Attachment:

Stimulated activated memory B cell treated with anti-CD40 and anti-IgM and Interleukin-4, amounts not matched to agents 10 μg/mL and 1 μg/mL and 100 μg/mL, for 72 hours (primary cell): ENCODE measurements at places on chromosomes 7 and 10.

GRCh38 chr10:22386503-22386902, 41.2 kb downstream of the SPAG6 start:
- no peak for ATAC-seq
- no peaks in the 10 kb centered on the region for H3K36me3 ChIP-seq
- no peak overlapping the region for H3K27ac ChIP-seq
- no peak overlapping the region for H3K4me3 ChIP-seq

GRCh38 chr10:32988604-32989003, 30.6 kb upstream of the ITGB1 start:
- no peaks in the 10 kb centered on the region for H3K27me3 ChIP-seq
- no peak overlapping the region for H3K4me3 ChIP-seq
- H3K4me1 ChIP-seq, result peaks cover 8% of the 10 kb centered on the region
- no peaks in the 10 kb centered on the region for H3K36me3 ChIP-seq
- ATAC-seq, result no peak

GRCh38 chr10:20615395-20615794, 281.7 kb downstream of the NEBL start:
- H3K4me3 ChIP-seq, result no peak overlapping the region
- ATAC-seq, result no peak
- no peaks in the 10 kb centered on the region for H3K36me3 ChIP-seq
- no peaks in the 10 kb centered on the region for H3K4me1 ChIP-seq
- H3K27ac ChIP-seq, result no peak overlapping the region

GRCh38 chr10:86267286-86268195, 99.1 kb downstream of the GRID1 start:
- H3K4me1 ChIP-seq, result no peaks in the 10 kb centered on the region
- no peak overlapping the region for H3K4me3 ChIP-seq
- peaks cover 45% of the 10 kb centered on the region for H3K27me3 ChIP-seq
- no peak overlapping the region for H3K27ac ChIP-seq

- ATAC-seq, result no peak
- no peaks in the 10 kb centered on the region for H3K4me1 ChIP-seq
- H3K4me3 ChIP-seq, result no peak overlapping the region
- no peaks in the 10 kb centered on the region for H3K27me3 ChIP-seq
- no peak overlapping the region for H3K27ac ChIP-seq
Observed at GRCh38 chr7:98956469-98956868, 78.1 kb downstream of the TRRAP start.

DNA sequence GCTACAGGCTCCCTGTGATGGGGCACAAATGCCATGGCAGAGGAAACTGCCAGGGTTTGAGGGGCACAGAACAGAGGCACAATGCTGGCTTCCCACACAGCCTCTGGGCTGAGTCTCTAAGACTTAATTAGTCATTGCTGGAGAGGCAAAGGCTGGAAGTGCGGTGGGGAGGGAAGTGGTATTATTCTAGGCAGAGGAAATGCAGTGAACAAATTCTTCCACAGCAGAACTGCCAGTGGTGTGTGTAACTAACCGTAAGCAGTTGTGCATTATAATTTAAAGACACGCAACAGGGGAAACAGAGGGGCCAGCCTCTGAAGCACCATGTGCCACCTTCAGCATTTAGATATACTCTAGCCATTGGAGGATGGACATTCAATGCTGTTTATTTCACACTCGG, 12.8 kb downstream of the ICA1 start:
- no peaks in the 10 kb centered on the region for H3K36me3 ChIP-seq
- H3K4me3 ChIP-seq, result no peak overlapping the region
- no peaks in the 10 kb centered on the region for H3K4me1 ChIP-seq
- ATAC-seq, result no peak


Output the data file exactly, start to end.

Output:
Stimulated activated memory B cell treated with anti-CD40 and anti-IgM and Interleukin-4, amounts not matched to agents 10 μg/mL and 1 μg/mL and 100 μg/mL, for 72 hours (primary cell): ENCODE measurements at places on chromosomes 7 and 10.

GRCh38 chr10:22386503-22386902, 41.2 kb downstream of the SPAG6 start:
- no peak for ATAC-seq
- no peaks in the 10 kb centered on the region for H3K36me3 ChIP-seq
- no peak overlapping the region for H3K27ac ChIP-seq
- no peak overlapping the region for H3K4me3 ChIP-seq

GRCh38 chr10:32988604-32989003, 30.6 kb upstream of the ITGB1 start:
- no peaks in the 10 kb centered on the region for H3K27me3 ChIP-seq
- no peak overlapping the region for H3K4me3 ChIP-seq
- H3K4me1 ChIP-seq, result peaks cover 8% of the 10 kb centered on the region
- no peaks in the 10 kb centered on the region for H3K36me3 ChIP-seq
- ATAC-seq, result no peak

GRCh38 chr10:20615395-20615794, 281.7 kb downstream of the NEBL start:
- H3K4me3 ChIP-seq, result no peak overlapping the region
- ATAC-seq, result no peak
- no peaks in the 10 kb centered on the region for H3K36me3 ChIP-seq
- no peaks in the 10 kb centered on the region for H3K4me1 ChIP-seq
- H3K27ac ChIP-seq, result no peak overlapping the region

GRCh38 chr10:86267286-86268195, 99.1 kb downstream of the GRID1 start:
- H3K4me1 ChIP-seq, result no peaks in the 10 kb centered on the region
- no peak overlapping the region for H3K4me3 ChIP-seq
- peaks cover 45% of the 10 kb centered on the region for H3K27me3 ChIP-seq
- no peak overlapping the region for H3K27ac ChIP-seq

- ATAC-seq, result no peak
- no peaks in the 10 kb centered on the region for H3K4me1 ChIP-seq
- H3K4me3 ChIP-seq, result no peak overlapping the region
- no peaks in the 10 kb centered on the region for H3K27me3 ChIP-seq
- no peak overlapping the region for H3K27ac ChIP-seq
Observed at GRCh38 chr7:98956469-98956868, 78.1 kb downstream of the TRRAP start.

DNA sequence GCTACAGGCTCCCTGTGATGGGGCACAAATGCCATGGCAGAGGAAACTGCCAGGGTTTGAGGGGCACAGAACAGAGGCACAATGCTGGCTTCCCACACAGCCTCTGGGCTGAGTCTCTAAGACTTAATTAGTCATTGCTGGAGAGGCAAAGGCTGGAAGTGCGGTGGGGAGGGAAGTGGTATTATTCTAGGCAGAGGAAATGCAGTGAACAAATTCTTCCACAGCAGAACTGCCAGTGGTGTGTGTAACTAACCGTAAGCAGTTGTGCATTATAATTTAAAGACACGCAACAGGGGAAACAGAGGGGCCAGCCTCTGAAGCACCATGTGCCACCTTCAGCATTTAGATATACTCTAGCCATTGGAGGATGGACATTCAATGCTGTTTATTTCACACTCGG, 12.8 kb downstream of the ICA1 start:
- no peaks in the 10 kb centered on the region for H3K36me3 ChIP-seq
- H3K4me3 ChIP-seq, result no peak overlapping the region
- no peaks in the 10 kb centered on the region for H3K4me1 ChIP-seq
- ATAC-seq, result no peak